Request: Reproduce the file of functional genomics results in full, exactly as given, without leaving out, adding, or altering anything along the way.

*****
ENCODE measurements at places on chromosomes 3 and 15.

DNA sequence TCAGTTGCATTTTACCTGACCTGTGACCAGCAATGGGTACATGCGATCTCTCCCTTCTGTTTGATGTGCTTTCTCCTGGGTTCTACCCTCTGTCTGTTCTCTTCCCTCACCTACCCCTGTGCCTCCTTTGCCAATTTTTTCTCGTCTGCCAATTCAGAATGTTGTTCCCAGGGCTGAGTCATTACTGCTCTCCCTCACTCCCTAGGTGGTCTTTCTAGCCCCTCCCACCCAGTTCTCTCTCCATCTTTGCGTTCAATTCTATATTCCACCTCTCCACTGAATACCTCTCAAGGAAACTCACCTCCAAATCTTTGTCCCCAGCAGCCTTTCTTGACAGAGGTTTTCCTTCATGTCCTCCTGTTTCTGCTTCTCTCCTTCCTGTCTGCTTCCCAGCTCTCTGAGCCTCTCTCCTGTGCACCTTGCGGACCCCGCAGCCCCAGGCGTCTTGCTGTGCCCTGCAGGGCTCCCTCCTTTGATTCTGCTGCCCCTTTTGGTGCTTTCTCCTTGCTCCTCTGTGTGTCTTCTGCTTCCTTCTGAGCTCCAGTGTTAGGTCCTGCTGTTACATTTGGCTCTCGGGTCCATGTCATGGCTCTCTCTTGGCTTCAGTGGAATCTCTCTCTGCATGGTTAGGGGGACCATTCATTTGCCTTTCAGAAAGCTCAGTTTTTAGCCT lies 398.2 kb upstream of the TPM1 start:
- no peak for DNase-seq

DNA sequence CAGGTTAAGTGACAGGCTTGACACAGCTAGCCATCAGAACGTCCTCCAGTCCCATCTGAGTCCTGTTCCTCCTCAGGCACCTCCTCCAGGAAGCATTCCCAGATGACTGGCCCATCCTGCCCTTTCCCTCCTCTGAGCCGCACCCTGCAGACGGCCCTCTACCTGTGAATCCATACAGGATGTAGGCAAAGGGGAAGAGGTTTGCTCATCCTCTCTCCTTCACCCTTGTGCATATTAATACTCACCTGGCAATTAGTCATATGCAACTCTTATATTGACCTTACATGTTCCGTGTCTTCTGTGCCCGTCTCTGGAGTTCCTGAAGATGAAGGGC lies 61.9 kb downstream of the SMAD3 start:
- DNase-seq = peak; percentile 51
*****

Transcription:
ENCODE measurements at places on chromosomes 3 and 15.

DNA sequence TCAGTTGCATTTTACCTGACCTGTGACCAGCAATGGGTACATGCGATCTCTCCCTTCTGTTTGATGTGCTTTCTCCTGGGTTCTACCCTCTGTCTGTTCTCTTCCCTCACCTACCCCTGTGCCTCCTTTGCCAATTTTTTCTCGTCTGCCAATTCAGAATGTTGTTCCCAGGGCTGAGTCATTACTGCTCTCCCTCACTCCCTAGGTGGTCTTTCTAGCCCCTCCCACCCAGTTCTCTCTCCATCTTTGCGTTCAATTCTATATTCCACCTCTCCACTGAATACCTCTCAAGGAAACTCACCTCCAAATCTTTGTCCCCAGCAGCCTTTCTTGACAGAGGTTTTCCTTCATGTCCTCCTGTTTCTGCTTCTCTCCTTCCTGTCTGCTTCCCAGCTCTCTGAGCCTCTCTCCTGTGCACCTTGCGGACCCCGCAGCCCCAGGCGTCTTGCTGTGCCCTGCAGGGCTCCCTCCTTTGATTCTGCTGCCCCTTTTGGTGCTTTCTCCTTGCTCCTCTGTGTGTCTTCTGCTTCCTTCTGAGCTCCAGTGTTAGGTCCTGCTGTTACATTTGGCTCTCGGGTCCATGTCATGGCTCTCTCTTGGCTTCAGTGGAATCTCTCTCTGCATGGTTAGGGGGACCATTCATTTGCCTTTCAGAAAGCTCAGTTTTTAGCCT lies 398.2 kb upstream of the TPM1 start:
- no peak for DNase-seq

DNA sequence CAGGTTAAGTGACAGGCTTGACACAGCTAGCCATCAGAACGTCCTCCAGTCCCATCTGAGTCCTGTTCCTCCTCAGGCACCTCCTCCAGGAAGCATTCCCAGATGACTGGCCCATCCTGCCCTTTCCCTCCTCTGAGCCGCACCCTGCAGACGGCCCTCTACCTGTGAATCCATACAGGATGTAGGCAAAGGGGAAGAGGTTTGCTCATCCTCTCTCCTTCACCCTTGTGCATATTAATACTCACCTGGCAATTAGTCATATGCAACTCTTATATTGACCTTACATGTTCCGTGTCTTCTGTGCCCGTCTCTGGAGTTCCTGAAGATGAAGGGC lies 61.9 kb downstream of the SMAD3 start:
- DNase-seq = peak; percentile 51